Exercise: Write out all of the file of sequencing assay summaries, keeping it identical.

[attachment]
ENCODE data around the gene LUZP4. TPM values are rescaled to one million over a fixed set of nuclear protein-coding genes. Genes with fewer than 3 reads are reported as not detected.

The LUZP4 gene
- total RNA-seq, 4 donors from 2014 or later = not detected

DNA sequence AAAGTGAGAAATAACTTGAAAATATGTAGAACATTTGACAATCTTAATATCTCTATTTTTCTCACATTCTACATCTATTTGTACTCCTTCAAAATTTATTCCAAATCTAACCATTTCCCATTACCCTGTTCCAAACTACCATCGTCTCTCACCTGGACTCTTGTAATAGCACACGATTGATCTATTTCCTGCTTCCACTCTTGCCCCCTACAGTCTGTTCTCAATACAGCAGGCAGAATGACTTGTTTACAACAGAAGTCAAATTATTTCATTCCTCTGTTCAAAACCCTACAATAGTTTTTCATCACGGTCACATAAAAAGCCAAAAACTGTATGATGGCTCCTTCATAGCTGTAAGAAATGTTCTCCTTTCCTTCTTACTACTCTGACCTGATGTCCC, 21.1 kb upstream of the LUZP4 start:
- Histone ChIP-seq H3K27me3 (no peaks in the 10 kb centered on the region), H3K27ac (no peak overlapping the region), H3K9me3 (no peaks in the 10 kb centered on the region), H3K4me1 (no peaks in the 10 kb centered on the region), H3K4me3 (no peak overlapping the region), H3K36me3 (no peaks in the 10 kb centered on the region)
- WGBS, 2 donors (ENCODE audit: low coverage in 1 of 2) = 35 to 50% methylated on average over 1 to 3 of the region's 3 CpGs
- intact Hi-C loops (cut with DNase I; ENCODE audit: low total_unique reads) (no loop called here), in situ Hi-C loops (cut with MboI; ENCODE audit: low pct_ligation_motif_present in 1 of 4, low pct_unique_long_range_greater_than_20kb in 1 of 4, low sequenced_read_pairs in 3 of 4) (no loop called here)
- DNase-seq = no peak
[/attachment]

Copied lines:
ENCODE data around the gene LUZP4. TPM values are rescaled to one million over a fixed set of nuclear protein-coding genes. Genes with fewer than 3 reads are reported as not detected.

The LUZP4 gene
- total RNA-seq, 4 donors from 2014 or later = not detected

DNA sequence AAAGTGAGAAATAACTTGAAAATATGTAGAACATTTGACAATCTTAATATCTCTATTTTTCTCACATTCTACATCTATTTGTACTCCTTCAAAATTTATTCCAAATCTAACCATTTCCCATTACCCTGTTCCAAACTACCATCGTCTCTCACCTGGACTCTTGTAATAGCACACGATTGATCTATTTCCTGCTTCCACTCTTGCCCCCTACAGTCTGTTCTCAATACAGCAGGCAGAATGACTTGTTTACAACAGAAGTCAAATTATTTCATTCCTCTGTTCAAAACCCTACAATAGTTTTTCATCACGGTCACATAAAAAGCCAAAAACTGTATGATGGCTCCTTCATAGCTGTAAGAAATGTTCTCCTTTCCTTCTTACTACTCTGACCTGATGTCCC, 21.1 kb upstream of the LUZP4 start:
- Histone ChIP-seq H3K27me3 (no peaks in the 10 kb centered on the region), H3K27ac (no peak overlapping the region), H3K9me3 (no peaks in the 10 kb centered on the region), H3K4me1 (no peaks in the 10 kb centered on the region), H3K4me3 (no peak overlapping the region), H3K36me3 (no peaks in the 10 kb centered on the region)
- WGBS, 2 donors (ENCODE audit: low coverage in 1 of 2) = 35 to 50% methylated on average over 1 to 3 of the region's 3 CpGs
- intact Hi-C loops (cut with DNase I; ENCODE audit: low total_unique reads) (no loop called here), in situ Hi-C loops (cut with MboI; ENCODE audit: low pct_ligation_motif_present in 1 of 4, low pct_unique_long_range_greater_than_20kb in 1 of 4, low sequenced_read_pairs in 3 of 4) (no loop called here)
- DNase-seq = no peak